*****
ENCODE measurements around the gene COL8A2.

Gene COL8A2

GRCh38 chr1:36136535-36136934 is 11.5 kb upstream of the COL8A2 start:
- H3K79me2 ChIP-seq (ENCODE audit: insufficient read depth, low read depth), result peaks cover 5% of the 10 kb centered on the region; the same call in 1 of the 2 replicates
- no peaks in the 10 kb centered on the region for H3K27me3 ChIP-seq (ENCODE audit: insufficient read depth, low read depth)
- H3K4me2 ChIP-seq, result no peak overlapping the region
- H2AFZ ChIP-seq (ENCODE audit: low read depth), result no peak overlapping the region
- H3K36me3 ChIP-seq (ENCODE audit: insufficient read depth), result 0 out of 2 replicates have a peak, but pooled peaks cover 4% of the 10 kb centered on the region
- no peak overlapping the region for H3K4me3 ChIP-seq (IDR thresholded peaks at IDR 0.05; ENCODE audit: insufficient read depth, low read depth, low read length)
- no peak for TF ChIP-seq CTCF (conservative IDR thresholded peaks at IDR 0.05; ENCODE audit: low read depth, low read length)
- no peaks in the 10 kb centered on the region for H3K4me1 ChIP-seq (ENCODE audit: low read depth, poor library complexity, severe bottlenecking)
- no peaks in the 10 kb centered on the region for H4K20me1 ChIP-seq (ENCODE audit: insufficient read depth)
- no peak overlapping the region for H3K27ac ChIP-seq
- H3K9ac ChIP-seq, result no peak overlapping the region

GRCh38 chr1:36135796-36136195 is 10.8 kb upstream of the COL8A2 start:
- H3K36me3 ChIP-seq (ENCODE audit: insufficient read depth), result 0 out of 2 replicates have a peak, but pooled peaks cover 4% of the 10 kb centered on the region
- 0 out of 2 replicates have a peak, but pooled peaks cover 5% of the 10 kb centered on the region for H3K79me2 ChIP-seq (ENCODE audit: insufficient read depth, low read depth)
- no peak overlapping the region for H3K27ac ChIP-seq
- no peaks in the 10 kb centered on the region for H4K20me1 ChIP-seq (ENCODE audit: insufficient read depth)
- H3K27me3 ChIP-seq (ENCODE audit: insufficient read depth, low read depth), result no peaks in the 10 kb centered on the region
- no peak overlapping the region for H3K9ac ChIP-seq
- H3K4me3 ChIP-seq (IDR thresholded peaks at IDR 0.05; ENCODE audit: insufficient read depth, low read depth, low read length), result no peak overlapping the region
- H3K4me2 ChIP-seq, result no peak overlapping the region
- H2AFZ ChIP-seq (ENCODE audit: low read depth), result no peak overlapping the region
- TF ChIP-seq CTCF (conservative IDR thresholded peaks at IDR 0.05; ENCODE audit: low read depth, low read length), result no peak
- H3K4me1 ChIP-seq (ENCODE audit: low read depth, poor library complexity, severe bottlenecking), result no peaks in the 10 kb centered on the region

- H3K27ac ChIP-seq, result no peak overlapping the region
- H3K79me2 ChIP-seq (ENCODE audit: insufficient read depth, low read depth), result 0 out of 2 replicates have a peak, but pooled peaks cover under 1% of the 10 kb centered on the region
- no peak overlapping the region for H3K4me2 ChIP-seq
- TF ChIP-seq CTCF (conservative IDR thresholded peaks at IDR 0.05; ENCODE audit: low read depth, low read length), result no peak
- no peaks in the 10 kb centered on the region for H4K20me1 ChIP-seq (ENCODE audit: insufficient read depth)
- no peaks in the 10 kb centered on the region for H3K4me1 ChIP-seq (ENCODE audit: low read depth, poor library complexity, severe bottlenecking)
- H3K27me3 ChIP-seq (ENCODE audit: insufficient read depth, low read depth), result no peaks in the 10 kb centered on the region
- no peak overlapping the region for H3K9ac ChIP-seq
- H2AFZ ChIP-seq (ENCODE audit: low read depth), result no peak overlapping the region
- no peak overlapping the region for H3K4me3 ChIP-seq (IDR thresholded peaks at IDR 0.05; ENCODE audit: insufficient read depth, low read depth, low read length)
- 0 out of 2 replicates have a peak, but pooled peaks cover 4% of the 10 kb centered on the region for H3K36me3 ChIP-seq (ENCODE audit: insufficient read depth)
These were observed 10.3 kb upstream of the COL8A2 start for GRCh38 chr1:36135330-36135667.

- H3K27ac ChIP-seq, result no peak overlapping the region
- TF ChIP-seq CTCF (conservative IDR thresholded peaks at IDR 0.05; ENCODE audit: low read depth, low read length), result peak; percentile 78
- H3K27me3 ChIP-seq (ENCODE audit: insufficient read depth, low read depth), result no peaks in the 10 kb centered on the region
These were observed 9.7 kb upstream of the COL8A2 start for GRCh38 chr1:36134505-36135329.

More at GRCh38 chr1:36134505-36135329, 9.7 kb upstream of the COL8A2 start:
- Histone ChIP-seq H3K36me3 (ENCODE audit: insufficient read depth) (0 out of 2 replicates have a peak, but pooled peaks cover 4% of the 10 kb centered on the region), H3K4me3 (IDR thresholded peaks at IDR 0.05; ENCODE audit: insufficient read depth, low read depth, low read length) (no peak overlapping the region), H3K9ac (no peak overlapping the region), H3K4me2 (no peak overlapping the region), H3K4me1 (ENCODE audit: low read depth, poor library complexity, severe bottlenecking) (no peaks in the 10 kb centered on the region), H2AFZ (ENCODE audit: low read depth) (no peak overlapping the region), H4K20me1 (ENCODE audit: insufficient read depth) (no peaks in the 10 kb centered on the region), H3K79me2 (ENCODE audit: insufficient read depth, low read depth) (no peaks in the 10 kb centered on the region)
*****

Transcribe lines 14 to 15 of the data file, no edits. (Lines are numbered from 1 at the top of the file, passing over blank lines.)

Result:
- H3K9ac ChIP-seq, result no peak overlapping the region

GRCh38 chr1:36135796-36136195 is 10.8 kb upstream of the COL8A2 start: